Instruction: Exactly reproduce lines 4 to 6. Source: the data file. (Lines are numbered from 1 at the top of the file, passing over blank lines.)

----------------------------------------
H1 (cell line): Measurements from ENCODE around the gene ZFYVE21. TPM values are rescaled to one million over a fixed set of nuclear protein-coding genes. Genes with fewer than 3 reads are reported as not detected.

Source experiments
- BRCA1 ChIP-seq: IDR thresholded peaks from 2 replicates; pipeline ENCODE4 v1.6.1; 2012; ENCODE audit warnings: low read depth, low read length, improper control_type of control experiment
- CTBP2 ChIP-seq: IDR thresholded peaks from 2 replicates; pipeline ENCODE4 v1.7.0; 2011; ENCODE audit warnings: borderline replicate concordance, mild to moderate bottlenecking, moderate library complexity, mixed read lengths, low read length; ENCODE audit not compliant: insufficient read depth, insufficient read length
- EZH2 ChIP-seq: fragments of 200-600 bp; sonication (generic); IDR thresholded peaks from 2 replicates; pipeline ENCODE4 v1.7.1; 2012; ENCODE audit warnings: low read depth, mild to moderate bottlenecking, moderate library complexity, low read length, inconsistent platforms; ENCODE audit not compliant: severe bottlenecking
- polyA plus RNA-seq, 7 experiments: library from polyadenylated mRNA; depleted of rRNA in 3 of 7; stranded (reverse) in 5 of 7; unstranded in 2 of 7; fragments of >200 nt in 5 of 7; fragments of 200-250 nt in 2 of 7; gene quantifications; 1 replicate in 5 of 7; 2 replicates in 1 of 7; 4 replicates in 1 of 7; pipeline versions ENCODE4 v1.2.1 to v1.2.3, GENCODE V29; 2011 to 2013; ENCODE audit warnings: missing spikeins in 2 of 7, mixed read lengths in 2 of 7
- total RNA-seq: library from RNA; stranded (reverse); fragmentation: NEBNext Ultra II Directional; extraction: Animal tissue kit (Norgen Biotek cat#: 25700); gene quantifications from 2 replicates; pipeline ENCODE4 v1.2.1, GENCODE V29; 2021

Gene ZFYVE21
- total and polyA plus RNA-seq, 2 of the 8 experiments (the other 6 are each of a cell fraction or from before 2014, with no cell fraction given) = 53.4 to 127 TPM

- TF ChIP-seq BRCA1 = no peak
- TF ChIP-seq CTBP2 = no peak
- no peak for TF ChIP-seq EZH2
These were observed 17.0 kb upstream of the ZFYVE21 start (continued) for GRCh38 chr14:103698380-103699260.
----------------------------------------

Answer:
- CTBP2 ChIP-seq: IDR thresholded peaks from 2 replicates; pipeline ENCODE4 v1.7.0; 2011; ENCODE audit warnings: borderline replicate concordance, mild to moderate bottlenecking, moderate library complexity, mixed read lengths, low read length; ENCODE audit not compliant: insufficient read depth, insufficient read length
- EZH2 ChIP-seq: fragments of 200-600 bp; sonication (generic); IDR thresholded peaks from 2 replicates; pipeline ENCODE4 v1.7.1; 2012; ENCODE audit warnings: low read depth, mild to moderate bottlenecking, moderate library complexity, low read length, inconsistent platforms; ENCODE audit not compliant: severe bottlenecking
- polyA plus RNA-seq, 7 experiments: library from polyadenylated mRNA; depleted of rRNA in 3 of 7; stranded (reverse) in 5 of 7; unstranded in 2 of 7; fragments of >200 nt in 5 of 7; fragments of 200-250 nt in 2 of 7; gene quantifications; 1 replicate in 5 of 7; 2 replicates in 1 of 7; 4 replicates in 1 of 7; pipeline versions ENCODE4 v1.2.1 to v1.2.3, GENCODE V29; 2011 to 2013; ENCODE audit warnings: missing spikeins in 2 of 7, mixed read lengths in 2 of 7